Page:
It was less than a week after having a 3cm tumor removed from her head that Ava Hsueh (薛保瑕) quit her job as director of Taichung’s National Taiwan Museum of Fine Arts to devote her life to her art.
“The wonderful pearl,” as she euphemistically calls the growth that was removed in 2009, was a tangible reminder that “I was working too hard,” she says with a laugh while discussing Reforming Reality (現實革新), the appropriately titled first work she created following the operation.
Furiously applied horizontal and vertical swaths of impasto blood reds, habanero oranges and pyocyanin greens overlap and bleed down the surface of the canvas, the colors and brushstroke arrangement an allusion to the growth and its removal. The Margins of Movement (移動的邊緣), a diptych that faces Reforming Reality trades in the fiery reds for ultramarine, a reference to the “blue, blue light in the elevator” she saw when she was being wheeled to the intensive care unit after the surgery.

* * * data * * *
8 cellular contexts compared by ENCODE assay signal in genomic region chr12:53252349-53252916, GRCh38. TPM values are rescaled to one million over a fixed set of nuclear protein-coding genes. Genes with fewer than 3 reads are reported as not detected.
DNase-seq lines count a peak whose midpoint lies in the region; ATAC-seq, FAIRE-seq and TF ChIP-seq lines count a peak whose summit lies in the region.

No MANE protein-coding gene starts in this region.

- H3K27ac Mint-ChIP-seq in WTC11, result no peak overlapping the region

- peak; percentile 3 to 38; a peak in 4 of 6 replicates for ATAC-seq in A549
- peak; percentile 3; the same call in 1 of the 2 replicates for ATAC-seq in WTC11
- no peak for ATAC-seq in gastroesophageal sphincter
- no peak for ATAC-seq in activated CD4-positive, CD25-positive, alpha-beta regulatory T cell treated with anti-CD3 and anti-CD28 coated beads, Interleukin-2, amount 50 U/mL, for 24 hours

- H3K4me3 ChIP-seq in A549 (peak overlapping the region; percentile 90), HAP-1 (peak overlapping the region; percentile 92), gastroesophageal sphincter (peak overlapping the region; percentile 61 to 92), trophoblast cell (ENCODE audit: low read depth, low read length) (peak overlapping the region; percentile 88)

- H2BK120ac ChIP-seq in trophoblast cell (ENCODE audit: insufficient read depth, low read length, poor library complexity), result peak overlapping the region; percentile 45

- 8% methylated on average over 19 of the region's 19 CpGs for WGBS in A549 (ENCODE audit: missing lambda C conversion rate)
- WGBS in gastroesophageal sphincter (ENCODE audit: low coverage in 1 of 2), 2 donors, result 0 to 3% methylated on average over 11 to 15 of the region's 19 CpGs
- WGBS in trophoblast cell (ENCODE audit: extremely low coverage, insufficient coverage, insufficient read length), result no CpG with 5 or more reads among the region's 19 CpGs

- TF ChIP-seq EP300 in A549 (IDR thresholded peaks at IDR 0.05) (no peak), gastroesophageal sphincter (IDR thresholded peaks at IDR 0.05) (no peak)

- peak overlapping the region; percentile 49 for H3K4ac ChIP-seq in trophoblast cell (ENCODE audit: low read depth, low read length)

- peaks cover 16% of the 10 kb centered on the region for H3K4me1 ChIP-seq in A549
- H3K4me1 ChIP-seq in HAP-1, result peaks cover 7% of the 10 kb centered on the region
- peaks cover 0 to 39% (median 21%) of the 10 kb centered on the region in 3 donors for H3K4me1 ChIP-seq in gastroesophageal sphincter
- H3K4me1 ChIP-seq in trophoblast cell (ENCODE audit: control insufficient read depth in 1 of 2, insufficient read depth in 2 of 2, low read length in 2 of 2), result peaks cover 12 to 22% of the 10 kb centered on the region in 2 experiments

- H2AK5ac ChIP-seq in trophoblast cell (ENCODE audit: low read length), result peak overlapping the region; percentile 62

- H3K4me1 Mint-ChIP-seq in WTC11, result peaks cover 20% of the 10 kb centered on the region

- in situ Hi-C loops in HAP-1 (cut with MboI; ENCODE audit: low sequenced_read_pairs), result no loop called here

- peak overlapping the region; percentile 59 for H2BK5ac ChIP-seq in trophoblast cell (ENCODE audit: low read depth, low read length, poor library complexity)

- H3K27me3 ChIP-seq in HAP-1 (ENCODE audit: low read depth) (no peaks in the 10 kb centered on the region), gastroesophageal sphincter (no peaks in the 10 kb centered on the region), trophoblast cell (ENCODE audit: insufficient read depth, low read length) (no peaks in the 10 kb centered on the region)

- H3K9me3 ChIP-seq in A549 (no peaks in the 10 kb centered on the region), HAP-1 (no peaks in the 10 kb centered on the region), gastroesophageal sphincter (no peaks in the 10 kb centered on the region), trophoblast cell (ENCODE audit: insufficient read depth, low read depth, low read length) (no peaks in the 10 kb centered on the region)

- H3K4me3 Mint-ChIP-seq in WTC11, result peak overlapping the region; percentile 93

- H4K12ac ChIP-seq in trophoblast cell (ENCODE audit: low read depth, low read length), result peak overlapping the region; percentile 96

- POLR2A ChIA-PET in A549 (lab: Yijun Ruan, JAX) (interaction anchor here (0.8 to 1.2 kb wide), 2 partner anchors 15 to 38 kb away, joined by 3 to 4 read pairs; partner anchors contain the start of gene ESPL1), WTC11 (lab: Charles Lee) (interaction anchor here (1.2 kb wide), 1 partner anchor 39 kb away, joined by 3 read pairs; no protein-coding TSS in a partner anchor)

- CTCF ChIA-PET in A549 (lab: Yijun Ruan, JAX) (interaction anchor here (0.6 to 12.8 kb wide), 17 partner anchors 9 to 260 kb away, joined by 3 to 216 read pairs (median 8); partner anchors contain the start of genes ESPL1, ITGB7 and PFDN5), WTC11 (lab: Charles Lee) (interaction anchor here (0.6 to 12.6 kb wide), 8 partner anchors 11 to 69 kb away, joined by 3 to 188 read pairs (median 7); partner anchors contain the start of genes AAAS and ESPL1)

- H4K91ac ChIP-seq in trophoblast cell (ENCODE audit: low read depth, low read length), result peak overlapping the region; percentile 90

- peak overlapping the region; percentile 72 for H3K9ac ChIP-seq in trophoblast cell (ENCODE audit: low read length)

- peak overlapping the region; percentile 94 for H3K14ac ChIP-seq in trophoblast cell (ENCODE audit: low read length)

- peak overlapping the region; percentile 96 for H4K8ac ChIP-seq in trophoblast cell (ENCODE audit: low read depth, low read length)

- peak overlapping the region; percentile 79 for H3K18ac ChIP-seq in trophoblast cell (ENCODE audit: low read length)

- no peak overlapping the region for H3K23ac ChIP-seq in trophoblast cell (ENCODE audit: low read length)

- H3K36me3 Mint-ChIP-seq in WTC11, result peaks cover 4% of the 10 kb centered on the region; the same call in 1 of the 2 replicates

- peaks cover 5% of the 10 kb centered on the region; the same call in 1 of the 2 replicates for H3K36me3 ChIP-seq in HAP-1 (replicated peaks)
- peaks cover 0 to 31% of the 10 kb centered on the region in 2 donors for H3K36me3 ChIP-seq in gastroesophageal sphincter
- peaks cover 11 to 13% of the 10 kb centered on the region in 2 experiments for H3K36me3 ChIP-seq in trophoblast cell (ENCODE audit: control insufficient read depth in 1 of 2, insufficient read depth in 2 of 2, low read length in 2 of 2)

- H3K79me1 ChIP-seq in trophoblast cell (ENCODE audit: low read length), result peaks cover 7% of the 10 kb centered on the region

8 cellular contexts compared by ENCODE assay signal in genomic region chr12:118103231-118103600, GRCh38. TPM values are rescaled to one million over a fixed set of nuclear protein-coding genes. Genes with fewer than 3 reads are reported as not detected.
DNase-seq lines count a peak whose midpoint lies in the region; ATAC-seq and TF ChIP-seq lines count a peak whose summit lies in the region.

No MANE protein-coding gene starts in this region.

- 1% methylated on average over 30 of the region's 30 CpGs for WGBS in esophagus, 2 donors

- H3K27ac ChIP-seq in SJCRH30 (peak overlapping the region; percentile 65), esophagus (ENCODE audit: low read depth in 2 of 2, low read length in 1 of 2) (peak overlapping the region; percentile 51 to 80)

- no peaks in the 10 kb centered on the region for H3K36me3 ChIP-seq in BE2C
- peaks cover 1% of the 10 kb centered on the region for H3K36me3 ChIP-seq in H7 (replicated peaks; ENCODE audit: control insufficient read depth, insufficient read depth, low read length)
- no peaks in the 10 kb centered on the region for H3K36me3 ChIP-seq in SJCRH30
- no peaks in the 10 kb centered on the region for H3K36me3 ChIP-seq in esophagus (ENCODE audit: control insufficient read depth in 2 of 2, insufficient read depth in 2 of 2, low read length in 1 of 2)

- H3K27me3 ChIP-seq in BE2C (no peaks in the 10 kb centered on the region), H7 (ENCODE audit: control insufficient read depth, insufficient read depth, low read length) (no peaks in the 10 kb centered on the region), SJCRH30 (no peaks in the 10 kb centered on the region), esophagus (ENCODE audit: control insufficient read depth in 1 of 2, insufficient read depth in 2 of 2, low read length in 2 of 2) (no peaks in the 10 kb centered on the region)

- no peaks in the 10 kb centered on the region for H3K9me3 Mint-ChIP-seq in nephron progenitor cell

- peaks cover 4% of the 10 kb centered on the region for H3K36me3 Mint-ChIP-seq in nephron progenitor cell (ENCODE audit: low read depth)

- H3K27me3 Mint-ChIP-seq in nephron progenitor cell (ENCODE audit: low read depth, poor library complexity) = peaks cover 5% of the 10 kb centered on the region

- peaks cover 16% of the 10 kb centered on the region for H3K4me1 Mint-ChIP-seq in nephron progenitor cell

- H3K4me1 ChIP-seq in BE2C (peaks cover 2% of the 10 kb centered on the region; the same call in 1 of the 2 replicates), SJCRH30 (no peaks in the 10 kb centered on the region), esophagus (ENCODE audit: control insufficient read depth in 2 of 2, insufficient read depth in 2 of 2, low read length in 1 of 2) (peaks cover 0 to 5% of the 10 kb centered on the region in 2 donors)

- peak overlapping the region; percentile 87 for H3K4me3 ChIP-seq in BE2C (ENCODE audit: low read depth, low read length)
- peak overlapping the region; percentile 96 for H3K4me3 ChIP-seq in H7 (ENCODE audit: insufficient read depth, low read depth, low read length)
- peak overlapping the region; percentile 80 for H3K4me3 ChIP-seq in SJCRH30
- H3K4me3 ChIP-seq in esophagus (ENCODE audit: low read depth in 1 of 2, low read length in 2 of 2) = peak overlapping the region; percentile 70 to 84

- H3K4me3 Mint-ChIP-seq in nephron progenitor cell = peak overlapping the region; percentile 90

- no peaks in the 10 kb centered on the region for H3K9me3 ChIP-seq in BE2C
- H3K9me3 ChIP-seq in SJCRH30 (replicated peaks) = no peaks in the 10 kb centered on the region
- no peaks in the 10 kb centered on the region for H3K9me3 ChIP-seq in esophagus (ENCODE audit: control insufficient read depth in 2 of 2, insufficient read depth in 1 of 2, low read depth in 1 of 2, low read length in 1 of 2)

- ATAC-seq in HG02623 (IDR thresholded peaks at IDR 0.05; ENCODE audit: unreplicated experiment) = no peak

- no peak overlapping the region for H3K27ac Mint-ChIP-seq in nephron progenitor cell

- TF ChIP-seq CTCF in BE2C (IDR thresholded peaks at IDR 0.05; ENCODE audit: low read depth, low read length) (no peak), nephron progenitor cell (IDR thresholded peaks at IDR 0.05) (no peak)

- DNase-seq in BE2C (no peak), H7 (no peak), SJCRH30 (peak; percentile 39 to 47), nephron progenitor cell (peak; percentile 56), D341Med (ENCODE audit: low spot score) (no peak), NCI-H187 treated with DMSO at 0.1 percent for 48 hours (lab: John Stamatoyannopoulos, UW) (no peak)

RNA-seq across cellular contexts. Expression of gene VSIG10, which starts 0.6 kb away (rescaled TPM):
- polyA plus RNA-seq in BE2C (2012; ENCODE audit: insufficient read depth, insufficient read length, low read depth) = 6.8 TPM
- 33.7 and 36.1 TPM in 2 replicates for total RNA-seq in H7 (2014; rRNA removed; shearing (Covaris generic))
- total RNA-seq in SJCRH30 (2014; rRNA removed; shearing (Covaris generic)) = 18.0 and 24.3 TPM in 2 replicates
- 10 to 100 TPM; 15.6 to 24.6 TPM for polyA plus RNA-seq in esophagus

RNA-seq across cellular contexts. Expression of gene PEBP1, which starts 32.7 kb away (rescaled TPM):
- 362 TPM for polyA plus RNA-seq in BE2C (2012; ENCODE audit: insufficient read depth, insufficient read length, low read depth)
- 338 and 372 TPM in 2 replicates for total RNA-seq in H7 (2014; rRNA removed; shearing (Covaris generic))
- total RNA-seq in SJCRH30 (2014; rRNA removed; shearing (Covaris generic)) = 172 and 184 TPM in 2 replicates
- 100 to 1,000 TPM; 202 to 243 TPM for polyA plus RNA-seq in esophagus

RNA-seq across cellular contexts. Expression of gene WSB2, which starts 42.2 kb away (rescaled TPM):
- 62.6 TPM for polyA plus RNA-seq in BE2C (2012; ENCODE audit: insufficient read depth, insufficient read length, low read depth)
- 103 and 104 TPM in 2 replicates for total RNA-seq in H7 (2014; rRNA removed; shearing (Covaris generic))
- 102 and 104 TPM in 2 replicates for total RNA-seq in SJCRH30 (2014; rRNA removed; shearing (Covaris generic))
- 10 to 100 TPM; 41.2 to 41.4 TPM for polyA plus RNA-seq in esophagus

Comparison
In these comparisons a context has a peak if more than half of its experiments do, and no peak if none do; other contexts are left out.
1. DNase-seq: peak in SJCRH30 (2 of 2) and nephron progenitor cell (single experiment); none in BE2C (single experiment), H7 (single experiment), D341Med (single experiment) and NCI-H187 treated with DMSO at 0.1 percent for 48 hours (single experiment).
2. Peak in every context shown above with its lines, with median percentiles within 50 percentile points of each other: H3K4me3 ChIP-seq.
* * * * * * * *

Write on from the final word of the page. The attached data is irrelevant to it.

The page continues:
“I see the light, and I think to myself the world is here and I’m alive,” she says.
These two formative and highly personal statements are tucked away, somewhat oddly, in the basement space of Tina Keng Gallery (耿畫廊), and serve as an ideal place to begin looking at the 29 mostly monumental paintings on display in Non-Zero Point (非零點). The title, like the later works on display, refers to painting as an infinite collection of points that are bound up in cycles and numbers, color and form, beginnings and endings. Her later work is also an attempt to formulate a new language of abstraction.
Hsueh’s reputation looms fairly large in Taiwan’s small world of abstract artists. Educated at New York’s Pratt Institute and with a PhD in art history from New York University (where she wrote her thesis on post-1980s abstract art), she stands with other foreign-educated abstract artists — Tsong Pu (莊普), who studied in Spain and Chu Teh-i (曲德義), France — who returned to Taiwan in the 1980s.